Research Article| Volume 15, ISSUE 4, P500-505, August 2009

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Are children with epilepsy at greater risk for bullying than their peers?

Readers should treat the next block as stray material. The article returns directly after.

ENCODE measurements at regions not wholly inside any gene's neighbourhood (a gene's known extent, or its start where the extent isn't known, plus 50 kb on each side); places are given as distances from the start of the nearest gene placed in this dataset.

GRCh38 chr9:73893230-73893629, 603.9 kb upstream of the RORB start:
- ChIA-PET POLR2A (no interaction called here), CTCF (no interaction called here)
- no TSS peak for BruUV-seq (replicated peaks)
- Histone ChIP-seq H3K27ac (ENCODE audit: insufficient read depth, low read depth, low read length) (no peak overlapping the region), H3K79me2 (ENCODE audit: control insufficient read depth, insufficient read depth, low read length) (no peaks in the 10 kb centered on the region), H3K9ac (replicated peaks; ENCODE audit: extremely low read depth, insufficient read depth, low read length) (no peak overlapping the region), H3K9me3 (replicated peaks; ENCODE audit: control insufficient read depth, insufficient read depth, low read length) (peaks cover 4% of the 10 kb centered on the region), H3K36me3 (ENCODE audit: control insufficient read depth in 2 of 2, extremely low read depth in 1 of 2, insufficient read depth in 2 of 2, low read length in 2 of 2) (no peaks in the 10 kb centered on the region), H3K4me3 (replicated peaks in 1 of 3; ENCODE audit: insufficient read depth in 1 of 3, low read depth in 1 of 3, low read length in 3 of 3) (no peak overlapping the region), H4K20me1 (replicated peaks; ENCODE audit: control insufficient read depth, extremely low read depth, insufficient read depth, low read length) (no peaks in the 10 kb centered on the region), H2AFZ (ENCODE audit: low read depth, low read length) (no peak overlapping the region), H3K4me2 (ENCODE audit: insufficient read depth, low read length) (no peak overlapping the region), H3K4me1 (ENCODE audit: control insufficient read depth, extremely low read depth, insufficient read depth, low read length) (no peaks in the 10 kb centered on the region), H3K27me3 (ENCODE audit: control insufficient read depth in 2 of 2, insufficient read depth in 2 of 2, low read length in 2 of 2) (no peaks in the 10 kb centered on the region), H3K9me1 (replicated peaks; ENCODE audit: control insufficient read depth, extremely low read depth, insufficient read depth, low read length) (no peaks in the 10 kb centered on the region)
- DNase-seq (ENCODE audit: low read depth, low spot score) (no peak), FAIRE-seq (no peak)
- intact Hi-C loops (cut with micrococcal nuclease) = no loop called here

The primary goal of this study was to determine the prevalence of bullying in children with epilepsy compared with their healthy peers and peers with chronic disease. Children with epilepsy were compared with healthy children and a cohort of children with chronic kidney disease (CKD). The following self-report questionnaires were completed: Revised Olweus Bully/Victim, Piers–Harris Self-Concept Scale, Revised Child Manifest Anxiety Scale, Child Depression Index, and Social Skills Rating System. Children with epilepsy were more frequently victims of bullying (42%) than were healthy controls (21%) or children with CKD (18%) (P = 0.01). Epilepsy factors such as early age at seizure onset, seizure type, and refractory epilepsy were not found to be predictors of victim status. Surprisingly, poor social skills, increased problem behaviors, poor self-concept, depression, and anxiety did not correlate with bully victim status. The relatively high prevalence of bullying behaviors in these children is concerning and, from a clinical standpoint, requires greater research specifically addressing peer relationships and consideration of the implementation of anti-bullying measures and coping strategies for children with epilepsy.


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